5 Chart: Histogram
This section covers how to make histograms.
Gimme a full-fledged example!
Here’s an application of histograms that looks at how the beaks of Galapagos finches changed due to external factors:
And here’s the code:
library(Sleuth3) # data library(ggplot2) # plotting # load data finches <- Sleuth3::case0201 # finch histograms by year with overlayed density curves ggplot(finches, aes(x = Depth, y = ..density..)) + # plotting geom_histogram(bins = 20, colour = "#80593D", fill = "#9FC29F", boundary = 0) + geom_density(color = "#3D6480") + facet_wrap(~Year) + # formatting ggtitle("Severe Drought Led to Finches with Bigger Chompers", subtitle = "Beak Depth Density of Galapagos Finches by Year") + labs(x = "Beak Depth (mm)", caption = "Source: Sleuth3::case0201") + theme(plot.title = element_text(face = "bold")) + theme(plot.subtitle = element_text(face = "bold", color = "grey35")) + theme(plot.caption = element_text(color = "grey68"))
For more info on this dataset, type
?Sleuth3::case0201 into the console.
5.3 Simple examples
Whoa whoa whoa! Much simpler please!
Let’s use a very simple dataset:
5.3.1 Histogram using base R
For the Base R histogram, it’s advantages are in it’s ease to setup. In truth, all you need to plot the data
x in question is
hist(x), but we included a little color and a title to make it more presentable.
Full documentation on
hist() can be found here
5.3.2 Histogram using ggplot2
The ggplot version is a little more complicated on the surface, but you get more power and control as a result. Note: as shown above, ggplot expects a dataframe, so if you are getting an error where “R doesn’t know what to do” like this:
make sure you are using a dataframe.
Generally speaking, the histogram is one of many options for displaying continuous data.
The histogram is clear and quick to make. Histograms are relatively self-explanatory: they show your data’s empirical distribution within a set of intervals. Histograms can be employed on raw data to quickly show the distribution without much manipulation. Use a histogram to get a basic sense of the distribution with minimal processing necessary.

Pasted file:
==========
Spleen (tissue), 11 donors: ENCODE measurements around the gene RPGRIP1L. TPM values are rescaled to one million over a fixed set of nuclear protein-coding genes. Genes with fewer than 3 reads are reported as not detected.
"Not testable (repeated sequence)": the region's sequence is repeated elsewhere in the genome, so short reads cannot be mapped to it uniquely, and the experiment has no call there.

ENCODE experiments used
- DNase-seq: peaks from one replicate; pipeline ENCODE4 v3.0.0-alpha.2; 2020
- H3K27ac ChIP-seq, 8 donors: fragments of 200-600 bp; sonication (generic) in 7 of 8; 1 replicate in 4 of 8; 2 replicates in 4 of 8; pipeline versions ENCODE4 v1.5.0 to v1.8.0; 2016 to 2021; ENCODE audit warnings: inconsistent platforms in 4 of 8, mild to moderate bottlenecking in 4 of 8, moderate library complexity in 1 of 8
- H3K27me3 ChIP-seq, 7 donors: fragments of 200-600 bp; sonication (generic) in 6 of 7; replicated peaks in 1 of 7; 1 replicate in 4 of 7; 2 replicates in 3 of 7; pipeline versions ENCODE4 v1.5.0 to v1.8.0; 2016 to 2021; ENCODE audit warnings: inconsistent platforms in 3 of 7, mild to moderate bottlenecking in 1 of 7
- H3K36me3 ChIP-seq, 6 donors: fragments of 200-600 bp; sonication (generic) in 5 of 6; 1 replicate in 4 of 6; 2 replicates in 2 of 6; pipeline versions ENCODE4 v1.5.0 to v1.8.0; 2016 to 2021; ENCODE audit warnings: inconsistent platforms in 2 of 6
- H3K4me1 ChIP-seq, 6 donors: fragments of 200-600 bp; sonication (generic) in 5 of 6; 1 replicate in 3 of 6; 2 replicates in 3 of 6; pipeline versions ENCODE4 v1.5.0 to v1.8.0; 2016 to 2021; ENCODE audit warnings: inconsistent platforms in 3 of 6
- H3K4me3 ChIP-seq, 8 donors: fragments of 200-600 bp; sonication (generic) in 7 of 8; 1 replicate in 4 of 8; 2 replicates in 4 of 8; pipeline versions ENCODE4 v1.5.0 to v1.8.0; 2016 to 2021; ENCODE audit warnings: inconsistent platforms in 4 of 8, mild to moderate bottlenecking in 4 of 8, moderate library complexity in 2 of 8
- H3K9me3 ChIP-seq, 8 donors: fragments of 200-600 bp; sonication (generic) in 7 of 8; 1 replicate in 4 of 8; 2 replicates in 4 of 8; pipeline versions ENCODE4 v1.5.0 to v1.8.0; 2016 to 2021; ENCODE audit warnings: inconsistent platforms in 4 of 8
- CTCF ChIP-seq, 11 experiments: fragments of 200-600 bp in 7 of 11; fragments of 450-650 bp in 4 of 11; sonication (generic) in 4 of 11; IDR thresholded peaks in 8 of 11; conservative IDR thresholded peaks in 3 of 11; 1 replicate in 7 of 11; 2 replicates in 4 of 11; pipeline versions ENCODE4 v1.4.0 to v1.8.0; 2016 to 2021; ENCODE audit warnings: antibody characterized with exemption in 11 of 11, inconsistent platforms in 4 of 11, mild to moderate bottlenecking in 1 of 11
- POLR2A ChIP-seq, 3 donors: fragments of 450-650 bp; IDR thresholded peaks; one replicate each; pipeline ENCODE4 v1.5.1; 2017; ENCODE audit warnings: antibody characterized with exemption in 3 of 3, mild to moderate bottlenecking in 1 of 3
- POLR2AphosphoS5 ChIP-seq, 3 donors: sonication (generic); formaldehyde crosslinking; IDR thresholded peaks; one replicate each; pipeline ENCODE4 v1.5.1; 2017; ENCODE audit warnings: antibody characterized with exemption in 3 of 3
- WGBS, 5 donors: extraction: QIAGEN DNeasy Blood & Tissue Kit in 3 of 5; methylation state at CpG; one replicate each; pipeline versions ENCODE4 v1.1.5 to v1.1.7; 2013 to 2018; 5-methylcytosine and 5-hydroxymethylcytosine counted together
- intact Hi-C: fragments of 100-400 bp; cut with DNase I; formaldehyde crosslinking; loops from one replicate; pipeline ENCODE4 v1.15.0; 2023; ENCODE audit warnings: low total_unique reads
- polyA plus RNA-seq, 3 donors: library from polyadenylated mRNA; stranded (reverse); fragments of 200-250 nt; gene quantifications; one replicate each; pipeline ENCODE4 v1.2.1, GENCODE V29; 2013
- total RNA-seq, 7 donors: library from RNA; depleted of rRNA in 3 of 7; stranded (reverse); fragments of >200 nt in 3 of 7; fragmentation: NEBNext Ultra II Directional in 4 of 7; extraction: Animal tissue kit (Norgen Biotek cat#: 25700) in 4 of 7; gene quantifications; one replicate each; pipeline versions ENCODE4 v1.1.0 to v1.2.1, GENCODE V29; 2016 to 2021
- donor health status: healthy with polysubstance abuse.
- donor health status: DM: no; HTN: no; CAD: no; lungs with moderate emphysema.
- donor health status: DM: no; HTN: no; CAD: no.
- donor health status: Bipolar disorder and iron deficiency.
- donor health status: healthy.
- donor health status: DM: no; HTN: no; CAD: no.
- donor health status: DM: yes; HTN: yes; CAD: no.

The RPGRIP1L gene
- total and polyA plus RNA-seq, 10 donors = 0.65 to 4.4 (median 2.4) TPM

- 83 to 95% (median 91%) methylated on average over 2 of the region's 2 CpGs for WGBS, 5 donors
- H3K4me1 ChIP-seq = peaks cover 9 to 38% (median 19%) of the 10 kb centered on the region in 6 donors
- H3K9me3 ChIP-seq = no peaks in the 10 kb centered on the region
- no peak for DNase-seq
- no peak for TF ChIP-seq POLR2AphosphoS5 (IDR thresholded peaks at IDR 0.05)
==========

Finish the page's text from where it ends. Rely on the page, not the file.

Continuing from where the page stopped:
- For more info about histograms and continuous variables, check out Chapter 3 of the textbook.
5.5 Types of histograms
Use a histogram to show the distribution of one continuous variable. The y-scale can be represented in a variety of ways to express different results:
5.5.1 Frequency or count
y = number of values that fall in each bin
5.5.2 Relative frequency historgram
y = number of values that fall in each bin / total number of values
5.5.3 Cumulative frequency histogram
y = total number of values <= (or <) right boundary of bin
y = relative frequency / binwidth
5.6.1 Bin boundaries
Be mindful of the boundaries of the bins and whether a point will fall into the left or right bin if it is on a boundary.
5.6.2 Bin number
The default bin number of 30 in ggplot2 is not always ideal, so consider altering it if things are looking strange. You can specify the width explicitly with
binwidth or provide the desired number of bins with
Here are examples of changing the bins using the two ways described above:
# using binwidth p1 <- ggplot(finches, aes(x = Depth)) + geom_histogram(binwidth = 0.5, boundary = 6) + ggtitle("Changed binwidth value") # using bins p2 <- ggplot(finches, aes(x = Depth)) + geom_histogram(bins = 48, boundary = 6) + ggtitle("Changed bins value") # format plot layout library(gridExtra) grid.arrange(p1, p2, ncol = 2)
5.6.3 Bin alignment
Make sure the axes reflect the true boundaries of the histogram. You can use
boundary to specify the endpoint of any bin or
center to specify the center of any bin.
ggplot2 will be able to calculate where to place the rest of the bins (Also, notice that when the boundary was changed, the number of bins got smaller by one. This is because by default the bins are centered and go over/under the range of the data.)
# specify alignment with boundary p3 <- ggplot(df, aes(x)) + geom_histogram(binwidth = 5, boundary = 60, fill = "lightBlue", col = "black") + ggtitle("Bin Alignment Using boundary") # specify alignment with center p4 <- ggplot(df, aes(x)) + geom_histogram(binwidth = 5, center = 67.5, fill = "lightBlue", col = "black") + ggtitle("Bin Alignment Using center") # format layout library(gridExtra) grid.arrange(p3, p4, ncol = 2)
Note: Don’t use both
center for bin alignment. Just pick one.
5.7 Interactive histograms with
ggvis package is not currently in development, but does certain things very well, such as adjusting parameters of a histogram interactively while coding.
Since images cannot be shared by knitting (as with other packages, such as
plotly), we present the code here, but not the output. To try them out, copy and paste into an R session.
5.7.1 Change binwidth interactively
5.7.2 GDP example
5.7.3 Change center interactively
5.7.4 Change center (with data values shown)
df <- data.frame(x = c(50, 51, 53, 55, 56, 60, 65, 65, 68), y = c(.5, .5, .5, .5, .5, .5, .5, 1.5, .5)) df %>% ggvis(~x, ~y) %>% layer_histograms(fill := "lightcyan", width = 5, center = input_slider(45, 55, value = 45, step = 1, label = "center")) %>% layer_points(fill := "blue", size := 200) %>% add_axis("x", properties = axis_props(labels = list(fontSize = 20))) %>% scale_numeric("x", domain = c(46, 72)) %>% add_axis("y", values = 0:3, properties = axis_props(labels = list(fontSize = 20)))